The University of Pretoria, working with a global network of research partners (including in Cambridge, Geneva and well-established collaboration with more than a dozen other African universities), recently established a research programme that focuses on violence reduction and securing the right to life in Africa. This is a multi-disciplinary programme that engages in the African context with the aspiration of UN Sustainable Development Goal 16 to establish ‘peaceful societies’.
10 June 2019
The Centre for Human Rights, University of Pretoria hosted a public lecture by Clement Voule, UN Special Rapporteur on the rights of peaceful assembly and association, and Christof Heyns, member of the UN Human Rights Committee on 4 June 2019.
Mr Voule spoke about his upcoming report to the UN Human Rights Council, on assemblies in the digital age. Prof Heyns spoke about General Comment 37 of the Human Rights Committee on the right of peaceful assembly.
17 May 2019
In this book, self-defence against non-state actors is examined by three scholars whose geographical, professional, theoretical, and methodological backgrounds and outlooks differ greatly. Their trialogue is framed by an introduction and a conclusion by the series editors. The novel scholarly format accommodates the pluralism and value changes of the current era, a shifting world order and the rise in nationalism and populism.
15 May 2019
In April 2019, the University of Pretoria’s Jessup Team represented South Africa at the International Rounds of the Phillip C Jessup Moot Court Competition in Washington DC. The team had won the South African National Rounds held in Johannesburg in February, where they were declared the ‘Overall Winner’ and thereby earned the right to represent South Africa at the International Rounds. More than 700 Law Faculties competed in the 2019 Jessup Competition across the globe
Drug control intersects with much of the 2030 Agenda for Sustainable Development and the UN Member State pledge to leave no one behind. In line with the 2030 Agenda, the UNDP Strategic Plan 2018-2021 and the HIV, Health and Development Strategy 2016-2021: Connecting the Dots, the International Guidelines on Human Rights and Drug Policy provide a comprehensive set of international legal standards for placing human dignity and sustainable development at the centre of Member State responses to illicit drug economies.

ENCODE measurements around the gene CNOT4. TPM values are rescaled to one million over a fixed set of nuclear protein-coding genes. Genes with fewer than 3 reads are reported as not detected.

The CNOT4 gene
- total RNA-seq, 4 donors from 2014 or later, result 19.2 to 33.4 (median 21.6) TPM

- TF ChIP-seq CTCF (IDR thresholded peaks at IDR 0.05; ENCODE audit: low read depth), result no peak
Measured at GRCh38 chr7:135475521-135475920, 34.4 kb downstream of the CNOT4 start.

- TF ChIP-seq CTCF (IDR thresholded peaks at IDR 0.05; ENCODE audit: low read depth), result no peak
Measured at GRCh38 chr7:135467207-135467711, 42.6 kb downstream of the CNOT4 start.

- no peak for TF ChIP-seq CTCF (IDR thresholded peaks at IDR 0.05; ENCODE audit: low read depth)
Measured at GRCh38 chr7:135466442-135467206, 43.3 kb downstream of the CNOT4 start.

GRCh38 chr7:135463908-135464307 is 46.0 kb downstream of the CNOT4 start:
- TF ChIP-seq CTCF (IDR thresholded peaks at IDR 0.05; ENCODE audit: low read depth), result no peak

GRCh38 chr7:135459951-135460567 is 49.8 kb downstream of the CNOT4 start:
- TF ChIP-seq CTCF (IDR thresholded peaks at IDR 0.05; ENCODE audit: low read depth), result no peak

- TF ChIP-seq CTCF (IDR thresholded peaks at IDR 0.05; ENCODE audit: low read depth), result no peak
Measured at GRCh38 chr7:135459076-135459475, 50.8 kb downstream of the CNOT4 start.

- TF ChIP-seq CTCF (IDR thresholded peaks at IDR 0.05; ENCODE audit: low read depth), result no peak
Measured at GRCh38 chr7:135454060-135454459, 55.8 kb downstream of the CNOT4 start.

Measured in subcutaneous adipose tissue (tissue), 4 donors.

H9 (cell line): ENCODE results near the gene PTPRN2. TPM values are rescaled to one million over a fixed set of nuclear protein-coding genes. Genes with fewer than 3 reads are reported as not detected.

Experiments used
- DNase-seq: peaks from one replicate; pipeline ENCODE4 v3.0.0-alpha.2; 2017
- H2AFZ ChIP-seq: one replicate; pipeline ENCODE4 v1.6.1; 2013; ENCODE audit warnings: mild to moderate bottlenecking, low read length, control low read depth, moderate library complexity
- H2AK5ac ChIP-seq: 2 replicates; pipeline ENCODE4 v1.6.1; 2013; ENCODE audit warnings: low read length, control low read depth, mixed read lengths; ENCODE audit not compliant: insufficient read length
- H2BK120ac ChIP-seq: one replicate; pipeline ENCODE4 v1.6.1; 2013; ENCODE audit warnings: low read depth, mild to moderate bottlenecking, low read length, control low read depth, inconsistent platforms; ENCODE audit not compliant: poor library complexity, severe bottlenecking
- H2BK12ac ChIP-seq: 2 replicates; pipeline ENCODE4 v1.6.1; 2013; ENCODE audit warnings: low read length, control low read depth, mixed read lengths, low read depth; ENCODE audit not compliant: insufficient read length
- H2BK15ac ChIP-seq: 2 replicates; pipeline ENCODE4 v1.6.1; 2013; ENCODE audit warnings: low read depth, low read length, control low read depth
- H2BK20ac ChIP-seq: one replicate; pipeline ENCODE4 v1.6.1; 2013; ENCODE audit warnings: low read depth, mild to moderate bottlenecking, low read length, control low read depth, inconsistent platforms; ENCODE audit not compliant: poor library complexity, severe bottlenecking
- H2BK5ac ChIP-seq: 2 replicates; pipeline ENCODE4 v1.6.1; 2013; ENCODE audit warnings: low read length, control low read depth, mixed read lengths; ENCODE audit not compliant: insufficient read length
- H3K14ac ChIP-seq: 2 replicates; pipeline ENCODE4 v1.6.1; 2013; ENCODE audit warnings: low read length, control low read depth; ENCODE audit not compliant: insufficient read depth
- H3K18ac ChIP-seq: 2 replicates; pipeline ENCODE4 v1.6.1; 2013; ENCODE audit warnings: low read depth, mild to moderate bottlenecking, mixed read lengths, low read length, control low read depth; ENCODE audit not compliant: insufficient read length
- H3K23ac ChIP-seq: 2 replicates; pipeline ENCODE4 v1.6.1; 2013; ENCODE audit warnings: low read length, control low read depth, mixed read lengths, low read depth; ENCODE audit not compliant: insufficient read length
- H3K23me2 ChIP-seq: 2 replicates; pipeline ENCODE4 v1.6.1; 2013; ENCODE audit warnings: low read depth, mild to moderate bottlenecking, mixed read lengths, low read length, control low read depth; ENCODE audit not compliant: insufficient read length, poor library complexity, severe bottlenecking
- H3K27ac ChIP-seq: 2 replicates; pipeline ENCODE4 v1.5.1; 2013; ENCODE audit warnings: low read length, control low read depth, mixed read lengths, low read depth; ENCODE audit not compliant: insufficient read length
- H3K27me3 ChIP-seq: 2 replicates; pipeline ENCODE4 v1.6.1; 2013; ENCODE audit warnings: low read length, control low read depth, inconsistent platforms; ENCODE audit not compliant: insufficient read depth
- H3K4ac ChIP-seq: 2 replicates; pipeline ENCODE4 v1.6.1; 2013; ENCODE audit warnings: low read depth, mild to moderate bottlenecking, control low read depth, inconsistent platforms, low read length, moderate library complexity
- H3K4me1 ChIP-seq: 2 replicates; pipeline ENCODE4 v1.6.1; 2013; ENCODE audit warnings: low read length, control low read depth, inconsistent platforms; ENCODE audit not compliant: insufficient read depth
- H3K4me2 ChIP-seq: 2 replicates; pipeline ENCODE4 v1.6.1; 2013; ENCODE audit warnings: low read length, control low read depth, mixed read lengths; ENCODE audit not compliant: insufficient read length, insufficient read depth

The Centre for Human Rights website covering domestic laws on the use of force by law enforcement officials worldwide (https://www.policinglaw.info) now covers the laws of 200 countries worldwide.
The website was started last year, under the supervision of Prof Stuart Maslen. Prof Maslen, who specialises in international law and in particular on the use of force, worked on his own and with students of the Centre, as well as with a clinical group at Oxford University and experts and students at universities in India and Switzerland, to gather the laws from these countries and to do an evaluation of how they measure up to international norms.
GENEVA — A U.N. human rights watchdog called on Vietnam on Thursday to stop imprisoning activists and journalists for criticizing state policies and voiced concern at a "high number of death sentences and executions" imposed for lesser crimes after flawed trials.
The U.N. Human Rights Committee reviewed Vietnam's record on upholding civil and political freedoms, marking the first time Hanoi has engaged with the independent experts since 2002.
GENEVA — Eritrea must investigate allegations of extrajudicial killings by its security forces and resolve the fate of dozens of missing detainees, including a former finance minister, a United Nations human rights watchdog said on Thursday.
Military conscripts should not be to subjected to forced labor in mining or construction "while receiving no or very little salary" during indefinite national service, it said.
U.N. Independent Investigation on Burundi independent experts, from left, Pablo de Greiff, Christof Heyns and Maya Sahli-Fadel, talk to the media after presenting a final report to the Human Rights Council in Geneva, Sept. 27, 2016.
GENEVA — U.N. Human Rights experts are calling on the government of Eritrea to clarify the fate of dozens of disappeared people whose whereabouts have remained unknown since 2001.
Eritrea is one of seven countries examined by the Human Rights Committee, which monitors the implementation of the International Covenant on Civil and Political Rights.
The 18 independent experts of the Human Rights Committee have many concerns about the prevailing situation in Eritrea.